Arizona Daily Star from Tucson, Arizona on March 20, 1995 · Page 8
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Arizona Daily Star from Tucson, Arizona · Page 8

Tucson, Arizona
Issue Date:
Monday, March 20, 1995
Page 8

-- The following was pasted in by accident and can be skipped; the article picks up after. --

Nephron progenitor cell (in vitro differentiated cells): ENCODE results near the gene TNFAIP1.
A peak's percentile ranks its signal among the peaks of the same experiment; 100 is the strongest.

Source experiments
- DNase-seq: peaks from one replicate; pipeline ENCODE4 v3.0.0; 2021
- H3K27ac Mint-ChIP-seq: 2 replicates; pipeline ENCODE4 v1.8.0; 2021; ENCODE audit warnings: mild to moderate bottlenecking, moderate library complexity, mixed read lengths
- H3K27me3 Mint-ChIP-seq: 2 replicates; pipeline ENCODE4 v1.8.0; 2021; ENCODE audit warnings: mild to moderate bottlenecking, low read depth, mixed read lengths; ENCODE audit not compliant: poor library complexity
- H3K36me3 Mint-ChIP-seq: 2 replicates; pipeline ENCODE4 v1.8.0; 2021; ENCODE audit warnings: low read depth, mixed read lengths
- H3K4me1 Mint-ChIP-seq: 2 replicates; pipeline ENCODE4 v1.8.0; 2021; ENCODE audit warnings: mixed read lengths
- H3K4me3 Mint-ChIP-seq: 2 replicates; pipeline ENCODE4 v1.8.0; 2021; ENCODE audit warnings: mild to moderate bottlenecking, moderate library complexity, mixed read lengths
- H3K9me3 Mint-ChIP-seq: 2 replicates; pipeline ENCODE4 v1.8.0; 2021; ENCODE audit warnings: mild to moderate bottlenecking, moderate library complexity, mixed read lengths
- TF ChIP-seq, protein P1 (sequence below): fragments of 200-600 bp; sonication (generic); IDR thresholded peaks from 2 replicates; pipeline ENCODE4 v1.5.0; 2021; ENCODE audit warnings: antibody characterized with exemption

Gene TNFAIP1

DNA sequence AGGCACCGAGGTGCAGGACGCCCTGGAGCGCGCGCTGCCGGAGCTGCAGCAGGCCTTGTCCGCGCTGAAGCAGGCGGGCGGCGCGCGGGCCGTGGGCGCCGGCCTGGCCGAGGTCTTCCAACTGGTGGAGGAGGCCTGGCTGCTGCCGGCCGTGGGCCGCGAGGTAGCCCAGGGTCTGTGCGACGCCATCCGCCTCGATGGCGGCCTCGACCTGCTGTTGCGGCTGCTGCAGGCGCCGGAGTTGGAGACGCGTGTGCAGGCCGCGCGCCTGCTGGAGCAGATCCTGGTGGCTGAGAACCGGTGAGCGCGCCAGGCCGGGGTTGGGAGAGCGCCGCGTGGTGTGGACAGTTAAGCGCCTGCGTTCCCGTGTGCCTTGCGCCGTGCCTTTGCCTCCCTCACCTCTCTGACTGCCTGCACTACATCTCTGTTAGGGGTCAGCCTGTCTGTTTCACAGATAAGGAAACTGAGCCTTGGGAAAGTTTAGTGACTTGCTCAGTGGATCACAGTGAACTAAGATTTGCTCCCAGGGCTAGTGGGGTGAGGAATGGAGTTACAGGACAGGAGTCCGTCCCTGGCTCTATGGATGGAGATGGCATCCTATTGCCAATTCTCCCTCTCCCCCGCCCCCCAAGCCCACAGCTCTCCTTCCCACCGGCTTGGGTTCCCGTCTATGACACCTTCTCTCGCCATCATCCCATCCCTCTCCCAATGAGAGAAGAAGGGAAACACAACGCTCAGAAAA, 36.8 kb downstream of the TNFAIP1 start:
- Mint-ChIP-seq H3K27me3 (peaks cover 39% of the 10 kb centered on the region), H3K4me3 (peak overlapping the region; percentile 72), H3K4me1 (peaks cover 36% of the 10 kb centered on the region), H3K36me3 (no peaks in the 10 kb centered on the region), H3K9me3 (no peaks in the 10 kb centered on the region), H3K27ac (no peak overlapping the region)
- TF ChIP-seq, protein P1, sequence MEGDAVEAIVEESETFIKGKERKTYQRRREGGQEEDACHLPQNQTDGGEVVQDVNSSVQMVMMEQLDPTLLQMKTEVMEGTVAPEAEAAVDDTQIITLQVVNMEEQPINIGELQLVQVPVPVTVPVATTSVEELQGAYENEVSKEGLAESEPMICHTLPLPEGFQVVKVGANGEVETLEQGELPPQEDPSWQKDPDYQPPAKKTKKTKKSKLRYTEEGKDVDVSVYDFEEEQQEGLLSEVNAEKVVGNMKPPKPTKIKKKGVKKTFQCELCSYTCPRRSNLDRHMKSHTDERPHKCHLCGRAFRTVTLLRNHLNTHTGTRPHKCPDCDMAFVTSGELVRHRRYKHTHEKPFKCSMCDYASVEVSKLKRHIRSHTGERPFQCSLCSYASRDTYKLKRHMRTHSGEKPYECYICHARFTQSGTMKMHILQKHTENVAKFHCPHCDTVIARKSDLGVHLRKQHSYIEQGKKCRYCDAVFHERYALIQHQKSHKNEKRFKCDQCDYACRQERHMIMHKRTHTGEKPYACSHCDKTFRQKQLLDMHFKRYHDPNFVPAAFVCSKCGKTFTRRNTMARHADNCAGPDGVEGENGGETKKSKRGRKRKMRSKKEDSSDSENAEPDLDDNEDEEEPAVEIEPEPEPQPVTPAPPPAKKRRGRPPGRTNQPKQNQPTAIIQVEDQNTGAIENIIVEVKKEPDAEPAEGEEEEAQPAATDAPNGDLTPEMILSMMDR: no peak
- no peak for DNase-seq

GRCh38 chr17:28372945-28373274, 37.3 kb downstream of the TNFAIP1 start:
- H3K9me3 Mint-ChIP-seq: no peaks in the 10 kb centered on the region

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' H T y ;f T1 1" Page Eight Section A br Arisuna Bailn Star Tucson, Monday, March 20, 1995 FUNERAL CALVILLO, (Flshar) Atala, 91, of Tucson. Passed away March 17, 1995. Preceded in death by husband, Ygnacio P. Calvillo and sons, Henry and Robert Fisher. Survived by daughter, Frances (Norma) Arcenio Valdez; sons, Gilbert (Rosalinda) Fisher, William James (Lydia) Fisher, Oscar (Rosemary) Fisher. Also survived by 19 grandchildren and numerous great-grandchildren and great-great-grandchildren. Visitation will be held on Monday, March 20, 1995 from 4:00 p.m. to 10.00 p.m. at TUCSON MORTUARY, (South Chapel), 240 S. Stone Ave., with Rosary recited at 7:00 p.m. Mass will be offered 1 on Tuesday, 9:00 a.m. at St. Augustine Cathedral. Interment at Holy Hope Cemetery. Donations may be made to the Cathedral Maintenance Fund. Arrangements by TUC- SON MORTUARY. INC. CANEDO, Nrania Rose, born April 26, 1917 in Coalinga, CA. Survived by her son, Thomas A. (Melva) Lundy; granddaughters, Gina M. Lundy and Christina R. Lundy; great , granddaughter, Morgan; brother, Ernest V. Pacheco of CA. Services will be held at Campana del Rio 1550 River Rd. 1:00 p.m. Wednesday, March 22, 1995. Arrangements by HEATHER MORTUARY. DAVID, John Robert, 70, of Tucson, passed away on March 17, 1995. Survived by his wife, Nancy; three sons, Gene Michael (Maureen) David of Tucson, Robert Dennis (Wendy) David of GA, Charles William (Kathy) David of AZ; one grandson, Adam Robert David of GA; mother, Florence Hollis of Tucson; sister, Margurette Carmichale of Tucson; uncle, Phillip Brandenburg; three nephews; former spouse, Mickey Fisher of CA. John was preceded in death by his daughter, Roberta David, r . John completed 33 years of government services including 20 years military and finally retiring as a Foreign Service officer. He retired to Tucson his hometown, and was employed by Pima Community College. Friends may call on Tuesday evening, March 21 from 5:00 p.m. to 8:00 p.m. with a Rosary at 7:00 p.m. ADAIR FUNERAL HOMES, Avalon Chapel, 8090 N. Northern Ave. (a Magee. Mass will be celebrated Wednesday morning at 9:00 a.m. at St. Odilia Catholic Church, 7570 N. Paseo Del Norte. Interment at Holy Hope Cemetery. Arrangements by ADAIR FUNERAL HOMES, Avalon Chapel. EVANS, Robert Arthur, M.D., 66, of Tucson, died March 17, 1995. Bom in San Francisco, CA. Dr. Evans was a Pioneer in the field of Neuroradiology at Baylor College of Medicine. He also practiced Psychology for 10 years of his career; the last five years in Tucson. He is survived by daughters, MaryJo Burns, Carol Cahn; sons, Arthur T. Evans, M.D., Robert D. Evans, Charles E. Evans, Yonatan A. Evans; and five grandchildren. Graveside Services were held Sunday at 4:00 p.m. Temple Emanu-EI Section of Evergreen Cemetery. Arrangements by EVER-GREEN MORTUARY I CEMETERY. GARCIA, Felicitas P., of Tucson. Passed away March 18, 1995. Survived by daughters, Dora Nunez, Lilia Ochoa, Beatrice Lujam; sons, Napoleon Garcia, CP. Garcia. Visitation will be held on Tuesday, March 21, 1995 from 4:00 p.m. to 10:00 p.m. at TUCSON MORTUARY, (North Chapel), 204 S. Stone Ave., with Rosary recited at 7:00 p.m. Mass will be offered Wednesday, at 9:00 a.m. at St. Augustine Cathedral. Interment will be at East Lawn Cemetery. Arrange-ments by TUCSON MORTUARY. INC. GRAHAM, Marjorle Wheelock, 86, died March 17, 1995. Mother of Charles H. Graham and Mary Ann (Lyle) Mclff, both of Tucson. Aunt of Marion Wheelock of IA; three grandchildren also survive. Funeral 11:00 a.m. Tuesday, March 21, 1995 at The LD.Sr Sentinel Peak Ward, 105 N. Norton. Burial L.D.S. Cemetery. Friends may call at the church one hour prior to service. Arrangements by BRING'S MEMORIAL CHAPEL, 236 S. Scott. HAZARD, Kay Garst, age 60, died at Tucson, Arizona, on March 14, 1995. A memorial service will be held at St. Mark's United Methodist Church on March 21, 1995 at 10:00 a.m. Mrs. Hazard graduated from Bloomington High School, Bloomington, Illinois, and was employed by State Farm Life Insurance Company as a secretary. She is a former Girl Scout and Cub Scout leader and trainer, mostly in Milwaukee, Wisconsin, and Las Cruces, New Mexico. She was an active member of several churches throughout her lifetime, having been a Kindergarten Sunday School teacher as well as choir member, soloist, and wedding hostess. During the time her family resided in Lisle, Illinois, she was Office Manager of Tag, Inc., a child welfare agency in Wheaton, now known as ChildServ. She retired in 1989 from British Aerospace, Inc., Washington, D.C., where she was Administrative Assistant to the Executive Vice President. She was a volunteer at Northwest Hospital in Tucson and had been pursuing an undergraduate degree at Pima Community College. Just prior to her death she became a published poet Surviving are her beloved husband of 43 years, John T. Hazard; her mother, Ruth Crabtree . Garst; her twin daughters, Lori (Mrs. James) Brooks of Golden, Colorado, and Jacqui (Mrs. Williams) Jelinek of Gladstone, Missouri; her sons. Michael (and Peggy) Hazard of Tucson, William (and Sally) Hazard of Alexandria, Virginia, and J. Samuel Hazard currently of Tucson, Arizona; and seven grandchildren. Mrs. Hazard was preceded in death by her father, Michael K. Garst. Remembrances may be sent to St. Mark's United Methodist Church or the American Cancer Society. Arrangements by ADAIR FUNERAL HOMES, Avalon Chapel, 8090 N. Northern Ave (a Magee. HURLEY, Kathleen V. (Woestendlek), bom January 23. 1921 in Tacoma, WA, passed away St. Patrick's Day, March 17, 1995. in Tucson, AZ. Kay is often remembered as having been Martha Mitchell's press secretary during trie Watergate period in Washmg- . ton, DC. An outstanding journalist of numerous awards and achievements, she served as a writereditor for McGraw-Hill in NY, ' women's editor of The Houston Post and managing editor of the Colorado Springs Sun. She is survived by her son and daughter-in-law. Robert and Patty Gaston, and granddaughter, Jennifer. During her life she touched many with her inspiration and the will be remembered by her many friends. Memorial arrangements are private. The family has requested that in lieu of flowers, a donation be made to the Kathleen V. Hurley " Scholarship Fund for Journalism. Checks should be made out the the University of An- zona Foundation, designated to the fund. KUNTZ, Robert Devon, 74, of Tucson, passed away March' 18. 1995. Survivors in-dude ho wife. Jane: son. Greg R. (Rebecca) Kuntz of Santa Ana. CA: daughter, Rebecca J. (Dennis) Kuhl of Atlanta. GA: and two grandchildren. Michael G. (Jennifer) Kuntz of Tucson and Krishna L Kuntz of Phoeno. Memorial services w be held at Nortftmnster Presbyterian Church. 2450 E. Ft Lowel Rd. Tucson. AZ 85719. Tuesday. March 21. 1995 at 11:00 a.m. with Dr. Andrew 6. Ross Coating. Mr. Kuntz was a member of Noflhmn-ster tor over 40 years and an active member of the choir, ki ieu of Dowers, unmoral donations may be made to Vie Norttmnster Organ Fund. Arrangements by EAST LAWK PALMS MORTUARY CHAPEL, 5801 E. Grant Rd. NOTICES Wade Joseph Manuel, Sr., 69, died March 18, 1995. He was born and raised in LA, moving to Tucson in 1966. He retired last year from KUAT Channel 6 in the Engineering Department after more than 20 years. He was an Oblate at the Benedictine Chapel and was a Eucharistic Minister at TMC every Sunday. Survived by wife, Glen-na; sons, Wade, Jr., Peter, Andre and John; daughters, Michelle Johnson, Julie Anne Frazier and Mary Batson; grandchildren, Nicole and Ethan Wade Manuel, Candice, Alexandria, Peter Jr. and Nicholas Manuel, Katie, Andre J. Manuel, James Altamirano, Nathaniel Moeykens, Emily Frazier, Mary Elaina, Sarah, Matthew and Sean Batson. Funeral Mass will be held Wednesday, March 22, 1995 at 6:00 p.m. at St. Cyril's Catholic Church, 4725 E. Pima. Rosary to be recited at 5:30 p.m. Friends may view from 4:30 p.m. to 5:15 p.m. at St. Cyril's Church. Burial will be in Basils, LA. Contributions may be made to Casa De Los Ninos, 347 E. Speedway or Benedictine Convent, 800 N. Country Club Rd. EAST LAWN PALMS MORTUARY, in charge of arrangements. Amy Lynn (Kelsey) McClelland 24, passed away on the morning of March 15, 1995. She was born in Espanola, New Mexico on August 24, 1970. Amy is survived by her sisters, Jody Elizabeth, Karen Denise, Margaret Kay and Deborah Jean McClelland, Lee Ann Chamberlain; her brother, Andrew Christopher; her mother, Beth Luis-Nion; her father, Dalton Finley, Jr.; her grandmother, Mrs. Howard F. Shipps, and many many dear friends. Amy was a poet and a philosopher; she was humorous, gentle, silly, beautiful, wild and elegant. She loved to make people laugh; was a good listener, was generous, affectionate and graceful. A memorial service will be held at St. Francis in the Foothills at 2625 E. River Road on Wednesday, March 22 at 5:30 p.m, Flowers can be delivered there any time Wednesday. A memorial scholarship fund will be established in Amy's name. Contributions can be sent to: Amy McClelland Memorial Scholarship Fund, co Southside Presbyterian Church, 317 West 23rd Street, Tucson 85713. MOORE, Lettle Dee, 86 years, of Tucson, passed Thursday, March 16, 1995. She is survived by grandchildren, Yolanda Diles of OK, Wayne Reed of Co, Carolyn Wilson and Marc Wilson of CA; great-grandchildren, Ty Smith of Tucson, Dawanna Smith and Jarmel Smith of CO, Leigh Diles of OK. Services will be 11:00 a.m. Wednesday, March 22, 1995 at Prince Chapel A.M.E. Church, 602 S. Stone with Rev. C. Jesse Strong officiating. Burial will be at South Lawn Cemetery. Visitation will be at SOUTH LAWN MORTUARY, 5401 S. Park Ave., on Tuesday, March 21 from 5:00 p.m. to 8:00 p.m. In lieu of flowers, donations may be made to The Alzheimer's Association, 2221 N. Rosemont Blvd., Tucson. AZ 85716 TAYLOR, Lawrence S., 81, of Tucson, died March 18, 1995 at his home. He was bom Middletown, NY. The son of Charles L and Helen Smith Taylor. He was a grocery store manager and for 30 years owner of Larry's Food Store in Warwick, NY, a volunteer for 40 years for the Excelsior Hose Co. 1, Warwick Fire Department He received the unit's commendation for service and dedication in 1980. He moved to Tucson in 1981 and was a coordinator for Mobile Meals actively participating until his death. He was an active member of Northminster Presbyterian Church. He was preceded in death by his wife of 48 years, Sarah Ada Wickham in 1987. He is survived by daughter and son-in-law, Sara Ann and William Robert Kapfer; granddaughters, Sheri Ann Kapfer and She-lia Raye Kapfer-Yamanaka and her husband, Christopher; grandsons, William Robert Kapfer, Jr. and Lawrence Alan and his wife Lori Tapani and great-grandchildren, Jason and Joseph Kapfer, Sharyan Alcarez and Sierra Raye Yamanaka. Friends may call at BRING S MEMORIAL CHAPEL, 236 S. Scott Ave. on Tuesday. March 21 4:00 p.m. to 7:00 p.m. Burial will be Friday in Wallkid Cemetery, Warwick. In lieu of flowers, family requests donations be made to Mobile Meals of Tucson, 155 W. Helen St, Tucson, AZ 85705. THOMPSON, Richard l 75. died February 12, 1995. Preceded in death by his son, Richard L Thompson Jr., hi Vietnam 1969. Survived by Barbara J. Thompson, friend. Graveside services will be held Thursday, March 23. 1995 at 10:00 a m. PETLAND MEMORIAL PARK, 5720 E. Glenn St. Donations can be made to American Heart Association, American Diabetes Association, and or American Cancer Association. VAN ORT, David P, D O S.. Capt., Dental Corps, USNR, Ret., Naval War College, distinguished graduate. 69, of Tucson died Thursday March 16. 1995 in El Paso. TX. Survived by wife. Dr. Suzanne Van Ort of Tucson; brother, Robert L Van Ort; sisters, Kathehne Mary Barron and Dorothy Adams; ather-in-law. Dr. Harold Rowe; brother-in-law. Dr. David Rowe and sister-in-law Debbie Hinde; nieces and nephews. Memorial Services will be held 3:00 p.m. Wednesday March 22. 1995 at EAST LAWN PALMS CHAPEL, 5801 E. Grant Rd. Dr. John Biack-wei officiatjng. In lieu of flowers, famih requests contributions to UA Foundation -Fund for Nursing Excellence or Loyola Uni-versitv - Chicago Dental Fund. : (A Mi 1 K ' ''- ' 1 1 "; '"I , ! 0 ( Queen on South Africa visit Queen Elizabeth II receives a bouquet of roses from Zanele Ngakane, 3, on her arrival yesterday in Cape Town, as South African Deputy President Thabo Mbeki watches on in the background. The Queen is on a six-day official visit, her first trip to the country since 1947, when she vis-ited as a young princess of 21. Grad student's smart, sure, PENSACOLA, Fla. (AP) - Michael Kearney hasn't chosen a post-graduate major yet, but give him time - he's only 11. He'll start graduate studies at the University of West Florida in Pensacola this summer. The Mobile, Ala., youngster earned a bachelor's degree in anthropology from the University of South Alabama last year at age 10'2. Michael uttered his first Plates Continued from Page One should be -"specifically targeted -to programs that will sustain environmental education." Educators who applied for a grant, then were told by telephone that the program was canceled, also are disappointed. "It's hurting our children and it's hurting our country," said Janice Horetski, a teacher at Mesa Verde Elementary School in Tucson, who applied for $3,600 from the fund. "Children need hands-on experience outside the classroom," she said. "They also need facts ... to be prepared for the real world." Grant applicant Terry Downey, assistant superintendent of Cata-lina Foothills Public Schools, said: "Targeted grants would have improved environmental education offerings widely in Arizona." She said her application sought $43,000 for the first year of a three-year effort to create an environmental education curriculum for kindergarten through high school years - one that could be used statewide. "We wanted a program of real-world study in which children in the early grades would collect data that could be analyzed by students in the later grades," Downey gaicLY The district intended to use $12,000 of its own? resources on the first-year efforiihe added. Redman said the'eouncil, and the state agency under former school superintendent.' C. Diane Bishop, decided Vthe money should be used for Teacher train Memol.service tomorrow for attorney Warren Brock A memorial service will be held here tomorrow for Warren R. Brock, a Tucson attorney for 38 years, who died March 11 in Hollywood, Fla. He was 75. The service will be held at 11 a.m. at Temple Emanu-EI, 225 X. Country Club Road. Brock, a native of Buffalo, X.Y., practiced law in Tucson from 1952 until 1990. He was a sustaining member of The American Trial Lawyers Association, served on the American Attorneys" Arbitration Panel, and served as a moot court and legal essay judge for the University of Arizona College of Law. Brock's legal articles were published in various publications, and he was sports editor The Associated Press but can he play football? words, "mom" and "dad," at 4 months. At 1, he was reading soup labels at the store. By 3, he had taught himself algebraic equations. On his first IQ test -at 4 - his score topped 200. But despite all that brainpower, Michael is very much a kid. He dreams of being a gamershow host. "I've been watching them ever since I was 4 months old," he said. , ing, environmental education "resource centers," grants and field trips. With the department's help, four environmental education resource centers were set up, Redman said. The centers are in Tucson, No-gales, Tempe and Flagstaff. They received just $2,000 each from the license-plate fund. "We really just got started last fall," said Beth LaRoche-Walkup, head of Tucson Resources for Environmental Education, at the Tucson Children's Museum downtown. She said the center provides books, show-and-tell materials, pamphlets, films and videos -and sponsors teacher workshops. "We've had a tremendous response from area educators," she said. Graham said she opposes the direct state involvement that the environmental resource centers represent. "The money belongs to the districts - our job just is to provide technical assistance," she said. "The knowledge of how to use the money exists at the school and district levels." She said a legislative study committee reviewed former superintendent Bishop's environmental education materials. "They did not meet its criteria," she said. In part because of the study committee's work, two bills striking out the requirement that schools provide environmental education have passed the House and Senate. "Environmental education should be part of all health and science curricula, without a state mandate," Graham said. "My of the Green Valley News for about five years until 1992. He received a bachelor's degree in economics from the University of Michigan in 1940 and graduated with honors from the UA law school in 1952. He is survived by his wife, Katherine Juster Brock of Hollywood, Fla.; his mother, Elizabeth Brock of Hollywood. Fla.; a son. Dr. Jeff Brock of Tucson; a daughter, Bonnie Mul-ford of Tucson; sisters Joyce Seller and Arlene Levitt of Boca Raton, Fla.; eight grandchildren; and five great-grandchildren. The family asks that donations be made to the charity of the donor's choice. Searches Continued from Page One dent uses drugs. The case gives the Supreme Court an opportunity to revisit -and perhaps expand - its 10-year-old decision giving public school officials greater leeway to search students than police are allowed. There is little question schools throughout the nation have reason to worry about drugs. The most recent study, completed by the University of Michigan in 1994 for the National Institutes of Health, showed that drug use by high school students, which had been tapering off for almost a decade, is on the rise again. One in three high school seniors and one in four sophomores said they smoked marijuana at least once within the past year. In 1991, when James Acton, a 12-year-old seventh-grader, decided to try out for the football team, his non-conformist parents, Wayne and Judy Acton, refused to sign a drug-testing consent form for their son. Instead, they challenged the testing program in a suit financed by the American Civil Liberties Union. "We didn't think we had to prove he wasn't taking drugs," said Judy Acton, 41. "And what kind of citizens will our children be if they become accustomed to authoritarian restraints on their behavior?" Wayne Acton said. In the view of Randall Ault-man, the principal when drug testing was begun, the school district ran out of options after seeing that speakers, seminars and dramas about the dangers of drug abuse did little good. The school district's officials and lawyers decided to focus the testing on athletes "because we were afraid we'd be sued to hell if we went to all students," Ault-man said. By limiting the testing, stressing athletic safety and keeping At- i . . ........... n j 1994 Star photo "Environmental education should be part of all health and science curricula, without a state mandate. My preference is to take the law off the books." Lisa Graham State schools superintendent preference is to take, the law off the books." The actions reflect a philosophical rift between those advocating a greater business and industry role in educating children and those who believe taxpayers should fund public education directly. Advisory council member Terry Hudgins, manager of environmental initiatives for Arizona Public Service Co., espouses the business view. "Corporations and their organizations want the same degree Talmage Pomeroy, 73, dies; taught science at Amphi High Talmage Emerson Pomeroy, a physics and chemistry teacher at Amphitheater High School for 33 years, died in his home in Patagonia on Friday. He was 73. Pomeroy, a 1949 graduate of Arizona State University who later received a master's, in education from the University of Arizona, died after a two-month battle with kidney and heart problems, said his wife, Bemice Pomeroy. The Mesa native taught at Amphitheater High School from 1949 until 1982, when he retired and moved to Patagonia. In addition to his wife, Pomeroy is survived by a son, Bob Pomeroy of Bisbee; daughters Mary Anne Fulton of Savannah, Ga., Ruth Frost of Snow-flake, and Xita Pomeroy of Los Ange the intrusion into personal privacy to a minimum, the district's lawyers hoped to meet the requirements of the Fourth Amend-, ment's ban on unreasonable searches. The tests at Vernonia required boys and girls to produce urine specimens in cups while monitors remained a circumspect 12-15 feet away and listened for sounds of urination. A laboratory screened the specimens for amphetamines, cocaine, marijuana and LSD. During the district's 4!2 years of testing, Aultman said, 400 to 500 students were tested and "about a dozen had positive results." All successfully completed counseling or treatment programs, he said, and only one student quit a team because "he knew he couldn't pass a drug test." The school district won the first round against the Actons when U.S. District Judge Malcolm Marsh of Portland found drug testing justified. On appeal, though, a federal panel led by Circuit Judge Ferdinand Fernandez of Pasadena, Calif., disagreed and stopped Vernonia's testing program in May 1994. Fernandez concluded that the town's drug problem was not sufficiently compelling to outweigh the students' expectations of privacy. That ruling conflicts with a 1988 appeals court decision that upheld random drug testing J of interscholastic athletes and cheerleaders at two high schools in Tippecanoe County in northwestern Indiana. As a result, random drug testing in public schools is barred in nine western states but permitted in Indiana, Illinois and Wisconsin. The Supreme Court did endorse a relaxed search rule in the 1985 case of a 14-year-old high school girl from Piscataway, N.J. To enable school officials to preserve order, the justices ruled, school searches, unlike police searches, did not require either a warrant or "probable cause" to believe a crime was committed. of access to the school systems" as the state, Hudgins said. "The school systems are in need of materials we can supply," Hudgins said. "There's an audience out there, and we need to educate the public to make the right decisions." He said the corporate community is concerned about public schools' environmental education efforts so far. "There's a perceived imbalance in what is presented to students," he said. "We've seen en-vironmentalism taught as an extreme position - as a Mother Earth kind of concept." Corporations instead want teachers to show how environ-mentalism can "interact" with business and industry "for the net gain of all," Hudgins said. Former U.S. Rep. Karan English of Flagstaff, who sponsored the law when she was a Democratic state senator, disagrees. "Health and science programs in our schools generally do not offer environmental education," she said. "The educational community has not turned out the kind of scientists we need for a healthy world." English said the attack on environmental education "is part of a movement afoot to control issues by keeping information away from people." "And it's being done to protect special interests," she said. "In this case, they fear that people's knowledge of the environment might have an impact on the way their business is done." les; six grandchildren and a great-granddaughter. . He is also survived by brothers Stan Pomeroy, Mike Pomeroy and Del Pomeroy, all of Marys-ville, Calif.; sisters Anne Baker of Nevada City, Calif., Audrey Johnson of Marysville, Calif., Patricia Durette of lone, Calif., Leslie Moody and Elaine Arlington of Redding, Calif., Kathy Baker of McArthur, Calif.; and stepmother Audrey Howell of Redding, Calif. A memorial service will be held at 11 a.m. tomorrow at Pomeroy "s home in Patagonia, 348 Pennsylvania Ave. The family asks that donations be made to Habitat for Humanity in Pomeroy s name, or that something be planted in his honor.